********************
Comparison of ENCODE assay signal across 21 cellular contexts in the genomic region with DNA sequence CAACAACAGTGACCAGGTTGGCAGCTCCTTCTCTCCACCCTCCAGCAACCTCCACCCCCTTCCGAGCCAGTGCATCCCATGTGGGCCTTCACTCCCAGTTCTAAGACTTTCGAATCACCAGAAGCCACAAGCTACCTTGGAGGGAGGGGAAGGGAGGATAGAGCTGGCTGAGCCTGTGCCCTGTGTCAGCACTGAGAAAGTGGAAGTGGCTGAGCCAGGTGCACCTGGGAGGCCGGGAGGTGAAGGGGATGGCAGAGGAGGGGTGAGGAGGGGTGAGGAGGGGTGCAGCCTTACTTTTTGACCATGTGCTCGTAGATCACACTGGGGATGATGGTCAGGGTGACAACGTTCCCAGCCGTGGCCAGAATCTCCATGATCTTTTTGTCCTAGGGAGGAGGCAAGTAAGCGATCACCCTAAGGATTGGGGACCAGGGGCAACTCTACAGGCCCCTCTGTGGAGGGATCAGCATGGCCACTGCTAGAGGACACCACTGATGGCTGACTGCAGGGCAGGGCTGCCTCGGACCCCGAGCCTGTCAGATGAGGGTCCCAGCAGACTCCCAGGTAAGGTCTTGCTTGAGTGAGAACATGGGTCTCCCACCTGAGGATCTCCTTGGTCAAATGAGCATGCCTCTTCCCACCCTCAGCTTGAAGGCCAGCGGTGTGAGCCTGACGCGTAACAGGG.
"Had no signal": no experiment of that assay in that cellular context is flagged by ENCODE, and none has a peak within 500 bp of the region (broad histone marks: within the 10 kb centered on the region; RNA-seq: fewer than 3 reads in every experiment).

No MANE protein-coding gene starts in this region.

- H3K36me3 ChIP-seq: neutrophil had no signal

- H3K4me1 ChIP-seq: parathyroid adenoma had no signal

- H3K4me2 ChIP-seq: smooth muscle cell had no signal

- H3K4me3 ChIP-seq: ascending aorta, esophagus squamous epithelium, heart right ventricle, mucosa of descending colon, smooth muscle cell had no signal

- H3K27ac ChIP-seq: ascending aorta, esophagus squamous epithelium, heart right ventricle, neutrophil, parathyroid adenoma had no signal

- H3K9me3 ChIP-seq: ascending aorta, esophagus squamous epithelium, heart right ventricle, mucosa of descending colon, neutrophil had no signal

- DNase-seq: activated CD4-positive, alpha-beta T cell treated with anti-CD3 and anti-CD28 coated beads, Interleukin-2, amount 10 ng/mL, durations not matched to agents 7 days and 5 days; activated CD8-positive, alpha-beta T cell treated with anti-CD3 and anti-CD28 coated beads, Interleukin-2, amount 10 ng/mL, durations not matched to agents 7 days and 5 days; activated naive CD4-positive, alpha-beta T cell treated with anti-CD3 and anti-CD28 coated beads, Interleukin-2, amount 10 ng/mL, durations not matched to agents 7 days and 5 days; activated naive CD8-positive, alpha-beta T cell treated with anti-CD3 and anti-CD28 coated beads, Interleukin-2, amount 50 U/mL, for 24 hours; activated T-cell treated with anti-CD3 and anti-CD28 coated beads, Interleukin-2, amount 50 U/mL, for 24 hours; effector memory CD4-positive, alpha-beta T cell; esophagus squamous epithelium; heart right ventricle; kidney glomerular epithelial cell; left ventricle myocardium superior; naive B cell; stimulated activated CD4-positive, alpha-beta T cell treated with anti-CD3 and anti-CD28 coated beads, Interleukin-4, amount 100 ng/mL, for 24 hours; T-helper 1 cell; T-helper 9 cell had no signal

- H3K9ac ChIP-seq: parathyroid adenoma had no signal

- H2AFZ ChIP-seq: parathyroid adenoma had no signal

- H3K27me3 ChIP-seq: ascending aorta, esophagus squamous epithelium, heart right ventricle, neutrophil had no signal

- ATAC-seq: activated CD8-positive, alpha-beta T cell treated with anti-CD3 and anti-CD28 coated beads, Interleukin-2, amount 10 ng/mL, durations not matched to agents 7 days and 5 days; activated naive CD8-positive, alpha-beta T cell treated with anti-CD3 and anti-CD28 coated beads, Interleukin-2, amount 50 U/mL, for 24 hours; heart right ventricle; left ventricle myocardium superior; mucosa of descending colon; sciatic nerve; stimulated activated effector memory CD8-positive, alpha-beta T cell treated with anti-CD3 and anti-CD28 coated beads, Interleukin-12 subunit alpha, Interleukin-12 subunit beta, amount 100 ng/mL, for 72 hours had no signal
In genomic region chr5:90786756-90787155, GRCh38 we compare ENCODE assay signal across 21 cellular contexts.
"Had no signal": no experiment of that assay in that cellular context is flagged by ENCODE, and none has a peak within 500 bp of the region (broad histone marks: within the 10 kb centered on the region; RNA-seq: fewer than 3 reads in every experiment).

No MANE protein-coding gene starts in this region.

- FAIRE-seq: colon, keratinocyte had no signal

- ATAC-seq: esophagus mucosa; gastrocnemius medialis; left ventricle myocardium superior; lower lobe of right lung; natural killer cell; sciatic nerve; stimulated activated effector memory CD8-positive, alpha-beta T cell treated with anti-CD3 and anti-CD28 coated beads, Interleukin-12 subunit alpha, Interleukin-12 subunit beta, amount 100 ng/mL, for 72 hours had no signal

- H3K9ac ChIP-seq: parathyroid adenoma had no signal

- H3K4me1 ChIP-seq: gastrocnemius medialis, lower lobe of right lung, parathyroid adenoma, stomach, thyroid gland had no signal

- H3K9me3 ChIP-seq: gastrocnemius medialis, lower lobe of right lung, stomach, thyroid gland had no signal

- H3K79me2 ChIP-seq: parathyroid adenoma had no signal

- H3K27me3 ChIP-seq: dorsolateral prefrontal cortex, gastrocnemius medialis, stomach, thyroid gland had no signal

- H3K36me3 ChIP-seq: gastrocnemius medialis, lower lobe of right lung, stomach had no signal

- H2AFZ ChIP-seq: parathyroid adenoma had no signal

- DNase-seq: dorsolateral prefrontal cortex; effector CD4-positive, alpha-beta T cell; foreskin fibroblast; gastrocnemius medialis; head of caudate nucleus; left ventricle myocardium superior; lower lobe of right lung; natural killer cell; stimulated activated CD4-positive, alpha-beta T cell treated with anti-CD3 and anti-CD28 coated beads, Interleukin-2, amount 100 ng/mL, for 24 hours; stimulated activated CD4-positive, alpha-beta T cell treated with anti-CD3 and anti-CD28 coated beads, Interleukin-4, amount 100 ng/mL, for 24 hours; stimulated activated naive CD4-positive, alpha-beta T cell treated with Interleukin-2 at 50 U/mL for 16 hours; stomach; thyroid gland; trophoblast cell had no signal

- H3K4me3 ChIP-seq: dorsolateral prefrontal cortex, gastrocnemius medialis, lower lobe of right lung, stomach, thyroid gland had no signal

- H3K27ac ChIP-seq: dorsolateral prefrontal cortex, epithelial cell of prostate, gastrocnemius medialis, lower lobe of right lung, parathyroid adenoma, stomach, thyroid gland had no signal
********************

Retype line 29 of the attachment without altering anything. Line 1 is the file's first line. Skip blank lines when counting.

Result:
- H3K27ac ChIP-seq: dorsolateral prefrontal cortex, epithelial cell of prostate, gastrocnemius medialis, lower lobe of right lung, parathyroid adenoma, stomach, thyroid gland had no signal